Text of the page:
Thursday, August 2, 2012

Posing as a Locavore

Do I get credit for buying local when I bring home a bag of sweet corn foisted on me by a neighbor?

All I was trying to do was take a walk, but I rounded the last corner and there the young man stood, blinking at a truck bed full of ripened ears. "My parents grow this not far from here and I said I could take a dozen or so. But Mom brought me all this."

I took pity on him. "I could take a half dozen."

He gave me a huge bag, proving that over-giving in hard-wired in that clan.

I'm just gonna take locavore credit for it anyway, so I can join in the vibe of Doug Fine's Farewell, My Subaru It's a quick read, a classic fish-out-of-water account of a Long Island-born boy who decides to live off the land.

He buys a ranch in New Mexico and, from the sound of things, I'll bet the sellers snickered quietly when they walked away with Fine's money.

He busies himself buying a pair of goats, installing solar panels and hunting down used fry oil for his retrofitted truck. He starts raising chickens--amazingly easy (until he learns about coyotes).

There are floods, but no famine. There are girlfriends. There is surely a mighty big checkbook somewhere to pay for all this set-up.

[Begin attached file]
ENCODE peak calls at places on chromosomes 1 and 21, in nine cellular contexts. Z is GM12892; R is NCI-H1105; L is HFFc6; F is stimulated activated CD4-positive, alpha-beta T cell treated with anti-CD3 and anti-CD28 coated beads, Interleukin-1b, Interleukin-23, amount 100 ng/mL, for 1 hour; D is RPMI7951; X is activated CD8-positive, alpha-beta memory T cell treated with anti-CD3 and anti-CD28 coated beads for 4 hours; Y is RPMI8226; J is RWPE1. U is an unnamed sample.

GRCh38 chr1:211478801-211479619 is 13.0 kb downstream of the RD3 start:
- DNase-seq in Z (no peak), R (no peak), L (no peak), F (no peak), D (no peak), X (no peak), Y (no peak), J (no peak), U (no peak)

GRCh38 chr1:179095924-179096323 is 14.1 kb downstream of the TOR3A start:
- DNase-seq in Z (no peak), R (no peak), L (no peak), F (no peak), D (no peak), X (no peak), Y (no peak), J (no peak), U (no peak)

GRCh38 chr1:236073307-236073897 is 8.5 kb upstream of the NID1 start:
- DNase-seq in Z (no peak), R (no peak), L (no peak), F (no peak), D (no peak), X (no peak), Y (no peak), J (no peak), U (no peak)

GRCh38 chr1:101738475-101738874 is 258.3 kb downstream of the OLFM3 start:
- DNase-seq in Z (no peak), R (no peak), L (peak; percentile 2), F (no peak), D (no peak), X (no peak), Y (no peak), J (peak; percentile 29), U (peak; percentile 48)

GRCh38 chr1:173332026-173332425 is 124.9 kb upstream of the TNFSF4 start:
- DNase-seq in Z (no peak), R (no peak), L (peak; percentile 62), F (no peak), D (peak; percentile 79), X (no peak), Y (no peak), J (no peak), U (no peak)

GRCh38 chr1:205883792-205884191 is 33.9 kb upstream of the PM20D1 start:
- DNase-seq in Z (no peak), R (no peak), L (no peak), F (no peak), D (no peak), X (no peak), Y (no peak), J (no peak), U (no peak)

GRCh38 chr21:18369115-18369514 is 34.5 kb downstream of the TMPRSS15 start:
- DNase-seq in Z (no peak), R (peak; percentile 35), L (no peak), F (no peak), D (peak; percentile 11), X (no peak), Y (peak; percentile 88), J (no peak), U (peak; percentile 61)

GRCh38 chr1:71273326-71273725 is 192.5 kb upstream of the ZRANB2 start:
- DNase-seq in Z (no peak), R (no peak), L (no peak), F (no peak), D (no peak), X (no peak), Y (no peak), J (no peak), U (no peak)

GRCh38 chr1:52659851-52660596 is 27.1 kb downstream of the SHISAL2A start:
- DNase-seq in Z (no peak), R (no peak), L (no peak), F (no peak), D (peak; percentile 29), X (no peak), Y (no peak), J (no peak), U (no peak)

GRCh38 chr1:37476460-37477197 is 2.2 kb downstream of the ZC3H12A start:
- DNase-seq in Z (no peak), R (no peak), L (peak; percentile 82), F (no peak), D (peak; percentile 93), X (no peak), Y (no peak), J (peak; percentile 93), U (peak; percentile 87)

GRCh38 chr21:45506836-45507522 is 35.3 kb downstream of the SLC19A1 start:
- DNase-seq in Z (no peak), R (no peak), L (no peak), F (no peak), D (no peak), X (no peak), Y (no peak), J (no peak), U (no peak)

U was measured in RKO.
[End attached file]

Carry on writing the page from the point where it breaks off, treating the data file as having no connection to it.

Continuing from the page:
Fine's goal was to enjoy all the perks of his cell-phone-carrying, movie-watching, ice-cream-eating life without hurting Mother Earth. I had fun, even if he didn't really convert me.

Next up, Screen Plays by David Cohen is a collection of his Script Magazine interviews with with screen writers. It's a fascinating look into the writing process. When adapting a novel, what do you leave in? What do you take out? Do you add characters that never appeared in the book? How do you take pages of talky narrative and turn it into scenes?

Cohen's book covers twenty-five movies, only one of which I might have seen. Some of them were hits. Others simply baffled audiences. Some of the screenwriters, I might add, were baffling. To read about a man defending the humanity and relevance of his NC-17-rated screenplay is to witness an expert round of self-justification.

However, once you have hawked up that part and gotten it out of your system, perhaps you will be hungry for:

Blue-Ribbon Beef Nachos

Sadly, I do not have the ingredients to make this tonight. Nor does this qualify as locavore eating, but I already admitted I was a poser, didn't I?

1 comment:

  1. Locavore?....locavore? word, new word! Leaning on contextual clues, I think I qualify this week with the boxes of raspberries and blackberries I consumed from fruit stands. But especially the one berry I plucked off a bush as I took a walk through a nature preserve. Errr..... is that illegal in this state?